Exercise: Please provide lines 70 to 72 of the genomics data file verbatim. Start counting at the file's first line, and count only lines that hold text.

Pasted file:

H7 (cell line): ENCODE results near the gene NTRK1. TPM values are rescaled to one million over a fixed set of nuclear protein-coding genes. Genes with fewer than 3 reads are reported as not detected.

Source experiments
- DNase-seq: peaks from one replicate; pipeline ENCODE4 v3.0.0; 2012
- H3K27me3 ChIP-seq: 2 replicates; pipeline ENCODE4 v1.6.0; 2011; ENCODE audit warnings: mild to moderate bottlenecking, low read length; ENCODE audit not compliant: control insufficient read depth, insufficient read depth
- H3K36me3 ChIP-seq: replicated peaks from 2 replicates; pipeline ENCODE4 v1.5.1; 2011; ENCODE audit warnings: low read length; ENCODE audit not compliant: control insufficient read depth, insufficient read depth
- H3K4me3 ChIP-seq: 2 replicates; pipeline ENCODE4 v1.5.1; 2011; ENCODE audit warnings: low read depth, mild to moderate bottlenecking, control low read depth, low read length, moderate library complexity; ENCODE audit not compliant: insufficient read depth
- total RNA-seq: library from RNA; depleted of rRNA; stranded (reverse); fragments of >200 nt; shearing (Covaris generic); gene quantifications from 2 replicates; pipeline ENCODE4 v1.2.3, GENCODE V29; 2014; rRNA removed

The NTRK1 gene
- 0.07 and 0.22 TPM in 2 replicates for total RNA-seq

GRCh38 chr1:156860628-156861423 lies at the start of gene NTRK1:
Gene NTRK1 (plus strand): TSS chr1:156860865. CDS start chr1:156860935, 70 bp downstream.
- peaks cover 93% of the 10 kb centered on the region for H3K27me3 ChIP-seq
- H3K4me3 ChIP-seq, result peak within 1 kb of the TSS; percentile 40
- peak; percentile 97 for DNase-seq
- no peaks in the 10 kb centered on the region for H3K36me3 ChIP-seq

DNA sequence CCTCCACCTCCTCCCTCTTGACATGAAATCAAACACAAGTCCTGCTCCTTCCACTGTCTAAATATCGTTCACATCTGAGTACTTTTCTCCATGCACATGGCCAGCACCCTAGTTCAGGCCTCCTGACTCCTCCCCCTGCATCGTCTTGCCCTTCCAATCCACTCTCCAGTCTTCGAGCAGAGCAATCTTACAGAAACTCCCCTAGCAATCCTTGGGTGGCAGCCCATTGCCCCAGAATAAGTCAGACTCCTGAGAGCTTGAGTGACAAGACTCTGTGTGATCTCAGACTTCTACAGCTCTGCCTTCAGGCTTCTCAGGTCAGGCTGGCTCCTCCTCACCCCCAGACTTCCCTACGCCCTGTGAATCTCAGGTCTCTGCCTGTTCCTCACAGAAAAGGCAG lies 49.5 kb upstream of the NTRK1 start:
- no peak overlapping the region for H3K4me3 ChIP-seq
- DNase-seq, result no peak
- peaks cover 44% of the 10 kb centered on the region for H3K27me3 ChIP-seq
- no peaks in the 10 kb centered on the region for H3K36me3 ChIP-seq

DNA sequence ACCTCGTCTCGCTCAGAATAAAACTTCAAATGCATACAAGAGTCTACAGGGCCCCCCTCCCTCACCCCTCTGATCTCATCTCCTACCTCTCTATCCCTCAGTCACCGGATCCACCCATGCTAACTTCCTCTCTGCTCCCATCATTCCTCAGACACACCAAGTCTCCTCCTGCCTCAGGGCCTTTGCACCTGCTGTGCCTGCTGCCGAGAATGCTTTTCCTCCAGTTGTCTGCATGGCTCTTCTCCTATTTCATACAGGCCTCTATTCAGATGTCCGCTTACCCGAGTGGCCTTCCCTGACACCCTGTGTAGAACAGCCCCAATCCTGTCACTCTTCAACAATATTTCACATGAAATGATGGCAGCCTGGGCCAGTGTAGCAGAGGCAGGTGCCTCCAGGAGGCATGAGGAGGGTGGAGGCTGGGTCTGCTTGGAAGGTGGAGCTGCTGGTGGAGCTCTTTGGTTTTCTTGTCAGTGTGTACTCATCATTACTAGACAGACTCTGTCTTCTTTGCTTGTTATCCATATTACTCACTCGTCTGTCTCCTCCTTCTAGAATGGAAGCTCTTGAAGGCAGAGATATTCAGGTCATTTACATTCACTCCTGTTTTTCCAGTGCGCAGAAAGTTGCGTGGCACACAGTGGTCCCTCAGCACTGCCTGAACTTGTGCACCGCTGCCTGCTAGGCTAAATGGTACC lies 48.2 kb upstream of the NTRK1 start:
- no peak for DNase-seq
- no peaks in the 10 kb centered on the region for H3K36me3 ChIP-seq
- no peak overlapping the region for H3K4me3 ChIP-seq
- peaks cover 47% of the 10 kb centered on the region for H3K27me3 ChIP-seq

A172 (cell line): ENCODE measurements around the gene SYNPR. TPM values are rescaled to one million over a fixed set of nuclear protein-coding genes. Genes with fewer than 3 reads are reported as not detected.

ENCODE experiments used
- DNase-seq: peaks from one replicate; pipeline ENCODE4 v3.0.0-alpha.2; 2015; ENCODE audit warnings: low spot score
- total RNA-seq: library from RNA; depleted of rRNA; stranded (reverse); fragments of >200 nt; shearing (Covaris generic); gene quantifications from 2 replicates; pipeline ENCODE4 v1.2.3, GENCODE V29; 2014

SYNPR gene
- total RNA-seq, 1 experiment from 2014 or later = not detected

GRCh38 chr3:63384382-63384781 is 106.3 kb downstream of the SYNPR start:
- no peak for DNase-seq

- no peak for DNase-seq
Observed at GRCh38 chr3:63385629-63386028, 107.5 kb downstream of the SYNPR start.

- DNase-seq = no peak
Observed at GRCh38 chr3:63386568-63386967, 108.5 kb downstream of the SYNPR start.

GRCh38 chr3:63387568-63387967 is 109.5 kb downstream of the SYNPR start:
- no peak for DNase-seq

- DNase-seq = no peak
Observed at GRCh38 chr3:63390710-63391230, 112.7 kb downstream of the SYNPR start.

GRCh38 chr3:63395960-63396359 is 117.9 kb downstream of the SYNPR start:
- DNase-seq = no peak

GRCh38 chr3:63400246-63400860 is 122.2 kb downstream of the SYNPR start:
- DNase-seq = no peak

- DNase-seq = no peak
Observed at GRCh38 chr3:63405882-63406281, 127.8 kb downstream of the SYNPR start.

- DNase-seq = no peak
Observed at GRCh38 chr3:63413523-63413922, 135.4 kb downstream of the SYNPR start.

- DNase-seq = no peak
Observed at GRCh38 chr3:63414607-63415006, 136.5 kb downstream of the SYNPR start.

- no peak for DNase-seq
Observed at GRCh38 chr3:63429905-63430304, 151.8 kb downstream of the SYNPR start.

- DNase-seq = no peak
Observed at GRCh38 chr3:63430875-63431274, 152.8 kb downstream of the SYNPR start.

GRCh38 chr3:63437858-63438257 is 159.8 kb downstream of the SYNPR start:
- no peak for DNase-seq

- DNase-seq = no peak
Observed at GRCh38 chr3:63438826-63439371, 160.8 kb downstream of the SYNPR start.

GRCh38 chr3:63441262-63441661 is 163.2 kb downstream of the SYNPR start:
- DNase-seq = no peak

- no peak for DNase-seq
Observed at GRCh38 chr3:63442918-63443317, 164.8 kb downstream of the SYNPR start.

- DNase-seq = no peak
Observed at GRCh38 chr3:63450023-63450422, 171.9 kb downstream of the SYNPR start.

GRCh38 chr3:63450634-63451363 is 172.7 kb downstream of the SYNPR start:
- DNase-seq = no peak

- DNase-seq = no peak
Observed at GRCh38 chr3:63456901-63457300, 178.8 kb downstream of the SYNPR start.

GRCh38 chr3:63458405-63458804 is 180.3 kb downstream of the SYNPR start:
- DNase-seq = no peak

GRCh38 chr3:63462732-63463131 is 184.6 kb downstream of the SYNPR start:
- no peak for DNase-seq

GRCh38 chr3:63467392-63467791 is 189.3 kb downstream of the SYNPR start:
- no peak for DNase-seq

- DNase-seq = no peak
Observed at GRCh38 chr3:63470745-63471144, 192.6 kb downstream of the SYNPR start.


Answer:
GRCh38 chr3:63458405-63458804 is 180.3 kb downstream of the SYNPR start:
- DNase-seq = no peak

GRCh38 chr3:63462732-63463131 is 184.6 kb downstream of the SYNPR start: